Using your LB score as feedback to guess the exact contents of the test set is against the spirit of the competition. In fact, it is against the spirit of every Kaggle competition. The goal of the competition is to create an algo that will turn the demonstration pairs of a task into a program that solves the task — not to reverse-engineer the private test set.

Further, this is a waste of your time. It is extremely unlikely that you would be able to guess an exact output or an exact task. This is why we decided not to have a separate public and private leaderboard: probing is simply not going to work.

That is because:
1) test tasks have no exact overlap with training and eval tasks (although they look “similar” in the sense that they’re the same kind of puzzle, built on top of Core Knowledge systems)
2) the space of all possible ARC tasks is very large, and very diverse.

So you’re not going to get a hit by either trying everything found in the train and eval set, or by just randomly guessing new tasks. You would have better luck trying to guess the exact melodies of the top 100 pop songs of 2021.

fchollet — Competition Host:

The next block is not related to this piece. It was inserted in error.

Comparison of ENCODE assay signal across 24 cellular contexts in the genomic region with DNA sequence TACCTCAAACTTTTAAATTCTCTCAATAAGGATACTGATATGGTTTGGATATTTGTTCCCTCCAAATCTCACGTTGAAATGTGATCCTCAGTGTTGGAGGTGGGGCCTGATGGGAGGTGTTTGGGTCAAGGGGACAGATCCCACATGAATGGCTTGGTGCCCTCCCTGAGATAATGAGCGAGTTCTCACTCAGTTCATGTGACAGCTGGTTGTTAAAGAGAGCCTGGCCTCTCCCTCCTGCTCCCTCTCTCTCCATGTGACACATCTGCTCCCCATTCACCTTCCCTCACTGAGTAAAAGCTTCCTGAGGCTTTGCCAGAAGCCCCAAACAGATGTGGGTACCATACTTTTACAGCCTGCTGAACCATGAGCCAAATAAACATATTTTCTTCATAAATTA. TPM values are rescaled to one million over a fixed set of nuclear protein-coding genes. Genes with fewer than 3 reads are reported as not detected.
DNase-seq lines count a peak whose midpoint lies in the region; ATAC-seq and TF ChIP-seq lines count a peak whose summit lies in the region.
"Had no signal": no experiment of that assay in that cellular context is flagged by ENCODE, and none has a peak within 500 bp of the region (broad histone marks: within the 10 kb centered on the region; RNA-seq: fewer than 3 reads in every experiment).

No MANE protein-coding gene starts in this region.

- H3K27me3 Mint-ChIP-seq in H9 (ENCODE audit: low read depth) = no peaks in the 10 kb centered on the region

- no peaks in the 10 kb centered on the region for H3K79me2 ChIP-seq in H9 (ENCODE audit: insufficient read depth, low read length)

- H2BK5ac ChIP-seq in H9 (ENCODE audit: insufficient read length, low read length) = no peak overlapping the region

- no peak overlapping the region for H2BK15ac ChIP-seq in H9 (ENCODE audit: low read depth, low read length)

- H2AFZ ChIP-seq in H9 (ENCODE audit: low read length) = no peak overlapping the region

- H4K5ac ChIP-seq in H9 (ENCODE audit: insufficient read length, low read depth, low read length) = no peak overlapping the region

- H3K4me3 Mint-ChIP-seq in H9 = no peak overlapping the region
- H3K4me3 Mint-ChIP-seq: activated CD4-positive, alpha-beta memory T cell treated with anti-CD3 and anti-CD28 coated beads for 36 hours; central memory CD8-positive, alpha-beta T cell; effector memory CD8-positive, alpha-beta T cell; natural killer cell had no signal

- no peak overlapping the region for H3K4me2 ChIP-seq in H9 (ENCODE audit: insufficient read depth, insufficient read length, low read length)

The difficulty level of the evaluation set and test set are about the same. Both are more difficult than the training set. That is because the training set deliberately contains elementary tasks meant to serve as Core Knowledge concept demonstration.

fchollet — Competition Host:

I would recommend only using data from the training set to develop your algorithm. Using data from both the training set and evaluation set isn’t at all against the rules, so could you do it, but it would be bad practice, since it would prevent you from accurately evaluating your algorithms.

The goal of this competition is to develop an algorithm that can make sense of tasks it has never seen before. You’ll want to be able to check how well your algorithm perform before submitting it. For this purpose, you need a set of tasks that your algorithm has never seen, and further, that you have never seen. That’s the evaluation set. So don’t leak too much into information from the evaluation set into your algorithm, or you won’t be able to evaluate it.

Note that the “test” set is a placeholder (copied from the evaluation set) for you to check that your submission is working as intended. The real test set used for the leaderboard is fully private.

8th place solution by Maciej Sypetkowski

So everything is ready.
Have a coffee and get started.

Good luck.
Somayyeh Gholami & Mehran Kazeminia